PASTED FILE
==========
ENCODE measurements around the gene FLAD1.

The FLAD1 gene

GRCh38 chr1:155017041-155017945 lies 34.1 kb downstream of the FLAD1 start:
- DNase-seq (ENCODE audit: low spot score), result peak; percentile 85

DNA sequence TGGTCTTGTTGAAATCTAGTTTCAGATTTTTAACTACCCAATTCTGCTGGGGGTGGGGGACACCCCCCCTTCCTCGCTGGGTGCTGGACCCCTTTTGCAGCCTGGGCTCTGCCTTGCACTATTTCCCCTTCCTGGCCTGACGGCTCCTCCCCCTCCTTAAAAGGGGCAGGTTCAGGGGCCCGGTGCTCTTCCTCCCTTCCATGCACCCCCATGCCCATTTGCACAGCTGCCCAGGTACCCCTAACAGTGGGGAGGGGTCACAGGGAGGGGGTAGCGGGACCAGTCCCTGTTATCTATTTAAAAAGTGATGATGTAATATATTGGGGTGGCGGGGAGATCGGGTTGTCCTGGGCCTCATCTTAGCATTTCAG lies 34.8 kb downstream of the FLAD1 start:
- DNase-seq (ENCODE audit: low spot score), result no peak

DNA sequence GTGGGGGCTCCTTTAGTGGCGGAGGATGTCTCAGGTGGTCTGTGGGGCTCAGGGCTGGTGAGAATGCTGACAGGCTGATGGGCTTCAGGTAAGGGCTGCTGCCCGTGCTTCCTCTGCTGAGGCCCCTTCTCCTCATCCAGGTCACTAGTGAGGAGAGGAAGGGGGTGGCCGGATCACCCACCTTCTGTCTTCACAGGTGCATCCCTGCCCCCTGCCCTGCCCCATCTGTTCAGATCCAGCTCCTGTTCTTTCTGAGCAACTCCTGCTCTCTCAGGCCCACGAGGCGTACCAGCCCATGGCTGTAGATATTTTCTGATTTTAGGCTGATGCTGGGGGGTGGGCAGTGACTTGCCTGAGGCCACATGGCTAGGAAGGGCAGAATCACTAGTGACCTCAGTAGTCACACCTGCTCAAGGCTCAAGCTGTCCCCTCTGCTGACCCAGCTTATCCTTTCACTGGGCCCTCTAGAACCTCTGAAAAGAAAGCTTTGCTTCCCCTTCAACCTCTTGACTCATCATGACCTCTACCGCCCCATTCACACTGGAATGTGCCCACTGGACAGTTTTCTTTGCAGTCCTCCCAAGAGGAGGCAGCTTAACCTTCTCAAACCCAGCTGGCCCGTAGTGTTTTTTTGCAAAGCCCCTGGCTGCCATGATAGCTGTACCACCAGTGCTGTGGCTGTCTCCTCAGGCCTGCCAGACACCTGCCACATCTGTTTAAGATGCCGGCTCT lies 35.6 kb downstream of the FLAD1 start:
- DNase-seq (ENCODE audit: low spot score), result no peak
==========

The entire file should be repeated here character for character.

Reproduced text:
ENCODE measurements around the gene FLAD1.

The FLAD1 gene

GRCh38 chr1:155017041-155017945 lies 34.1 kb downstream of the FLAD1 start:
- DNase-seq (ENCODE audit: low spot score), result peak; percentile 85

DNA sequence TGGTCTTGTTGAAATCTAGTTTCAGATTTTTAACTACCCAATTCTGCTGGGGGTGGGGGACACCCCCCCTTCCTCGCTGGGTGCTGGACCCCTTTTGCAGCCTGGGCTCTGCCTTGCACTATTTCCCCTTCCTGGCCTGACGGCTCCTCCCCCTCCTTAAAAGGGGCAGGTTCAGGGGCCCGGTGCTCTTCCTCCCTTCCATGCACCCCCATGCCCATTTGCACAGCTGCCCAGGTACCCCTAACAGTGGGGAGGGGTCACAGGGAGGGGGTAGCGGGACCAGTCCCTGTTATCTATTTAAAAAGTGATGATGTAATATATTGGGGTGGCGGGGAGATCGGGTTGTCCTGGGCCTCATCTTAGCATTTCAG lies 34.8 kb downstream of the FLAD1 start:
- DNase-seq (ENCODE audit: low spot score), result no peak

DNA sequence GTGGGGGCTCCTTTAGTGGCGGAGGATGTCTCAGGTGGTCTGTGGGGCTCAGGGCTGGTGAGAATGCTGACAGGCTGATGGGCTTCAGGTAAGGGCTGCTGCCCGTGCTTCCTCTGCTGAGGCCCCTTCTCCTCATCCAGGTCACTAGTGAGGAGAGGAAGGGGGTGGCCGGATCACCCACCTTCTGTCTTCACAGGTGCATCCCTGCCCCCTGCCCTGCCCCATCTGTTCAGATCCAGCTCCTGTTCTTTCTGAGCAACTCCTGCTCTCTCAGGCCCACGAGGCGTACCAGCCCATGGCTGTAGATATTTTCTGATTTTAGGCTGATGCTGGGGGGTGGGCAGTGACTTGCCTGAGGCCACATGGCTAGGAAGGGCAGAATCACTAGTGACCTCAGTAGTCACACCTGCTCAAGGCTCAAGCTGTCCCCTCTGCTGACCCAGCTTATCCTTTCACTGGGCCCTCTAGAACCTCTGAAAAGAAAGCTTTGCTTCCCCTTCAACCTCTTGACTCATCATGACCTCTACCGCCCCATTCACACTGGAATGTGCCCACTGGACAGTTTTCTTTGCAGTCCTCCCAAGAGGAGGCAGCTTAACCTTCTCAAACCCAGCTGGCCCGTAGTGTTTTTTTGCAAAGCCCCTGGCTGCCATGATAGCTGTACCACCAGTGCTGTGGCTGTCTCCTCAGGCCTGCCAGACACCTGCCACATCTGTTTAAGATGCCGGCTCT lies 35.6 kb downstream of the FLAD1 start:
- DNase-seq (ENCODE audit: low spot score), result no peak